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> Learning Intervals
Cosmin Lupu
post Jun 5 2011, 09:55 AM
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Since I was a kid, I associated intervals with different sounds surrounding me (unconsciously of course, because I had no idea on what an interval was, back when I was 10 years old, for instance). Later when I grew up and studied intervals, I realized that some of them sounded very familiar to me and others didn't.

The most familiar was the perfect fifth, which I instantaneously associated with the sound of a medieval trumpet announcing something like the arrival of guests at a castle. tongue.gif Another one was the minor third which always reminded me of a sad Russian singer biggrin.gif

So the question is:

Have you guys ever thought about intervals in this way and how did you manage to memorize their sound?


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Ben Higgins
post Jun 5 2011, 01:28 PM
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I think the major third was the one that I recognized the most.. probably from the typical 'barber shop quartet' sound, where 4 guys do harmonies together, starting from the root, 3rd, 5th then 7th (I think) all going 'Ahhhh.'

That's a very good observation about the medieval trumpet thing.. I can hear it in my head now ! biggrin.gif


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Ivan Milenkovic
post Jun 5 2011, 02:30 PM
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That's an interesting topic smile.gif When I was a kid, I had a habit of counting my steps, and singing some simple phrases in my head. After years later I found that those were actually intervals within the pentatonic scale. Not sure how I started to do this, I still do this, but more complicated, but still short phrases, with various combinations of rhythm, matching the rhythm with environment sounds, breaking it down, it sounds a bit crazy, but I can't help it biggrin.gif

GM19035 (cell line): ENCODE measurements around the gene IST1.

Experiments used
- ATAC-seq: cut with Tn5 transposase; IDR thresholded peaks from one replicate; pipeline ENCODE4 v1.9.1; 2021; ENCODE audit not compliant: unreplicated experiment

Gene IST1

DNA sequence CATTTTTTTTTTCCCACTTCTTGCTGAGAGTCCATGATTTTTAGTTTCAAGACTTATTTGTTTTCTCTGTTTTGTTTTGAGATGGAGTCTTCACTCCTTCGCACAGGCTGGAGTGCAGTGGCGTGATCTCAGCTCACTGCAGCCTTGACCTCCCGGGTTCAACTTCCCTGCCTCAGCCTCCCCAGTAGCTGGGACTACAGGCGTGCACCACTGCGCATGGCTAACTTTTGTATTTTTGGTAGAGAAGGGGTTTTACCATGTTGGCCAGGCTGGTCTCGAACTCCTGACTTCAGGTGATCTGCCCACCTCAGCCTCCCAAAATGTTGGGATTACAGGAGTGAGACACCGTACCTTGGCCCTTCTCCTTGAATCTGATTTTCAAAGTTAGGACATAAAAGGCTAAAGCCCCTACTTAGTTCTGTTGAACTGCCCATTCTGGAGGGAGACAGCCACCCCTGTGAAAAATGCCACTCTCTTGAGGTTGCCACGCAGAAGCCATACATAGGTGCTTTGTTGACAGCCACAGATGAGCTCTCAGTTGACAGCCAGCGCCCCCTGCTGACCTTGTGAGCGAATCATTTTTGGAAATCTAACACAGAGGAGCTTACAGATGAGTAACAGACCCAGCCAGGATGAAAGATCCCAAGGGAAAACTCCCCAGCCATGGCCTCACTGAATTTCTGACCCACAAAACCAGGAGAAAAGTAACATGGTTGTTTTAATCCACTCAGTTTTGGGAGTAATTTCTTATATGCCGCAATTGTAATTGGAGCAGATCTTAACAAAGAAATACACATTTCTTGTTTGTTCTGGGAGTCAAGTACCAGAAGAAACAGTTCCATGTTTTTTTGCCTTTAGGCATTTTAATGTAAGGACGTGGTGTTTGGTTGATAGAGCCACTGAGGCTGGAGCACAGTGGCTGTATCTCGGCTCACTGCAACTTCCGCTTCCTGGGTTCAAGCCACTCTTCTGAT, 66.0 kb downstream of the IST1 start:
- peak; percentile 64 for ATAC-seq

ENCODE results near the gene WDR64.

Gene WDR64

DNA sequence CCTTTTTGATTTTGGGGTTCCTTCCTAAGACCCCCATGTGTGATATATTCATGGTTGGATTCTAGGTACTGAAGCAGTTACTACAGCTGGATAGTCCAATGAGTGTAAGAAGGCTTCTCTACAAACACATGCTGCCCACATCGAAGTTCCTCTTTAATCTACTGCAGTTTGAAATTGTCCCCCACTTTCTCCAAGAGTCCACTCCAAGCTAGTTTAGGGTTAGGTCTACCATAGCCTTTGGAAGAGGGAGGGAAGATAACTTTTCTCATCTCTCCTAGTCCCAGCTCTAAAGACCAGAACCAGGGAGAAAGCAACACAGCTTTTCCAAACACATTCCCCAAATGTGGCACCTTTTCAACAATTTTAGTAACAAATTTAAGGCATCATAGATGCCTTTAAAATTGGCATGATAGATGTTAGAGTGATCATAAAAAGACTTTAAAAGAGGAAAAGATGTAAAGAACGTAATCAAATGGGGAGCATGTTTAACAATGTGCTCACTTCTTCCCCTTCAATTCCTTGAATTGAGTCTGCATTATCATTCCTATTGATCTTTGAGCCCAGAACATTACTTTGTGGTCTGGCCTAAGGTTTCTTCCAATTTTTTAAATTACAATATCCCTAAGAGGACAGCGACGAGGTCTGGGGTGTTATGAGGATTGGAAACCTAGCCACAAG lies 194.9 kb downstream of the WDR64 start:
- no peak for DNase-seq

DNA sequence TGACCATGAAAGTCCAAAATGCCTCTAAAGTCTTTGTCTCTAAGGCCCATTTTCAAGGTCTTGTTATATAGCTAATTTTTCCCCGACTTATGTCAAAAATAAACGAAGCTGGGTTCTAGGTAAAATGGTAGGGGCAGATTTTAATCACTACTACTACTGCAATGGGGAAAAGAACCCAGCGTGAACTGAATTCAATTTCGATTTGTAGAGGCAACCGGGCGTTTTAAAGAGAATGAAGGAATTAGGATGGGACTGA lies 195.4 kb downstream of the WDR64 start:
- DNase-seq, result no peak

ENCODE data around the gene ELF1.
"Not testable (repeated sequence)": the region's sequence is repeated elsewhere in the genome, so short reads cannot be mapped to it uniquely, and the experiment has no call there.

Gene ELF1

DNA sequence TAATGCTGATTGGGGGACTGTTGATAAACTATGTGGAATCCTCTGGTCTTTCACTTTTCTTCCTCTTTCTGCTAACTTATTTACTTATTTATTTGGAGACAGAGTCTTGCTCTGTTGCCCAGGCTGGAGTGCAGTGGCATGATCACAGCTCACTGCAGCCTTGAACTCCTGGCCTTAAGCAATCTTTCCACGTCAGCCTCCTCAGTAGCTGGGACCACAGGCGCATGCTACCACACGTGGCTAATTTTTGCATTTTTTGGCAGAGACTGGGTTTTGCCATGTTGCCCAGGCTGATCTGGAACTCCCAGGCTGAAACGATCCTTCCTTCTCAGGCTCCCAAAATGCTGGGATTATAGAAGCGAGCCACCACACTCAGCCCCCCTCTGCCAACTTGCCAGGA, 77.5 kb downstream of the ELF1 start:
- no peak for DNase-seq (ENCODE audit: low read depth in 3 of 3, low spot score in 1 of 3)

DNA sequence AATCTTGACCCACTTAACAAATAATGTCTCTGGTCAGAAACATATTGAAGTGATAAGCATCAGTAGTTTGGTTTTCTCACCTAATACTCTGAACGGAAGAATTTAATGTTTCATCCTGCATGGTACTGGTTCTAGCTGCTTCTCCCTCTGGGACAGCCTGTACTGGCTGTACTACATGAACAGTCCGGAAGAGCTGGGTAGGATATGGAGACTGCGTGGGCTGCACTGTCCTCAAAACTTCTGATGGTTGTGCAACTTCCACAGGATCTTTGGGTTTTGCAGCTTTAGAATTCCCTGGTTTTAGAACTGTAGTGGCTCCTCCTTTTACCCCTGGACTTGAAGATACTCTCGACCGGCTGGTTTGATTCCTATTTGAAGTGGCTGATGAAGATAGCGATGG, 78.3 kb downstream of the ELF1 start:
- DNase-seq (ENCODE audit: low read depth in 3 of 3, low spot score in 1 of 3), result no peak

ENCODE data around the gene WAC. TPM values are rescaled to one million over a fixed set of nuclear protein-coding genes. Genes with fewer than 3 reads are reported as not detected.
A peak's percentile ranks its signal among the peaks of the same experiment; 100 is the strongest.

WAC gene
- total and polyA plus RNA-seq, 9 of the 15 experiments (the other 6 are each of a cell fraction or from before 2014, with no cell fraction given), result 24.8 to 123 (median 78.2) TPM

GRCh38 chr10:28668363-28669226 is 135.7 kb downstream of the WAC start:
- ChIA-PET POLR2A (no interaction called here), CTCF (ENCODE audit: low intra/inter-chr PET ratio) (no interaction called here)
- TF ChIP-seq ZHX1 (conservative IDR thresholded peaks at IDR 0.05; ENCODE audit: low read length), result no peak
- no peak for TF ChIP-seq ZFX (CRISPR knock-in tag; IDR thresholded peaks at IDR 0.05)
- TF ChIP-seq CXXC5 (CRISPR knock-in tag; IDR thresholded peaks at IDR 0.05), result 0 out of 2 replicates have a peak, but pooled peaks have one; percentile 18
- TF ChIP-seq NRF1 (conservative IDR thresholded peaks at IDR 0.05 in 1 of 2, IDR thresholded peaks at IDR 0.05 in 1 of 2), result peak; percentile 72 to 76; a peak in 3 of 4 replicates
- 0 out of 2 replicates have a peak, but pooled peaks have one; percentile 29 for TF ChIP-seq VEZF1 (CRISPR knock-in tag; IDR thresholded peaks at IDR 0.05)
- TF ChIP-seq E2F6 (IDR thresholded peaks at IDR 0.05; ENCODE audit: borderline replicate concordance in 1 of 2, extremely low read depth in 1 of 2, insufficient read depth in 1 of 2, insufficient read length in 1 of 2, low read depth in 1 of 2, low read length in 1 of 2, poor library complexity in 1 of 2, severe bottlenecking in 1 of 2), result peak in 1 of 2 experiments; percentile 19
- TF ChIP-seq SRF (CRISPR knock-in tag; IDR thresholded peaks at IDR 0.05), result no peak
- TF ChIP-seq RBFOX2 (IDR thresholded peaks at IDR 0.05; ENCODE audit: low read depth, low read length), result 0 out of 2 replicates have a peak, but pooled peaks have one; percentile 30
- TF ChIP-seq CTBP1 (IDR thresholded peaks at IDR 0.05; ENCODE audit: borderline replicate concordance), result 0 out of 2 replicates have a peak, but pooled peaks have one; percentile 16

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Daniel Realpe
post Jun 5 2011, 10:45 PM
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of course I use interval association to help me recognise them:

for minor 7th I use the first two notes of this:



It's actually a major second but if hear the last low note of the phrase you see the context



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dark dude
post Jun 6 2011, 12:27 AM
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I used a combination of Earmaster, a program that Daniel mentioned (I think?), and the same technique you guys are talking about. Going back to more intense ear training in the next few days, cheers for the reminder!


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Gerardo Siere
post Jun 6 2011, 04:37 AM
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I usually asociate the interval with some known tune. The drawback is that you memorize that interval with the harmony of that tune and may fail to recognize it later in other context.
The perfect fifth sounds medieval cause ones of the earlies form of polyphony was playijng gregorian chants in parallels fifths.


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Cosmin Lupu
post Jun 6 2011, 07:55 AM
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QUOTE (Gerardo Siere @ Jun 6 2011, 03:37 AM) *
I usually asociate the interval with some known tune. The drawback is that you memorize that interval with the harmony of that tune and may fail to recognize it later in other context.
The perfect fifth sounds medieval cause ones of the earlies form of polyphony was playijng gregorian chants in parallels fifths.


Yes. yes! Indeed biggrin.gif now that i think of it - I can hear the chant sounds in my mind biggrin.gif


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Daniel Realpe
post Jun 6 2011, 11:21 PM
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QUOTE (dark dude @ Jun 6 2011, 12:27 AM) *
I used a combination of Earmaster, a program that Daniel mentioned (I think?), and the same technique you guys are talking about. Going back to more intense ear training in the next few days, cheers for the reminder!

yeah, me too. Earmaster was of great help for me!


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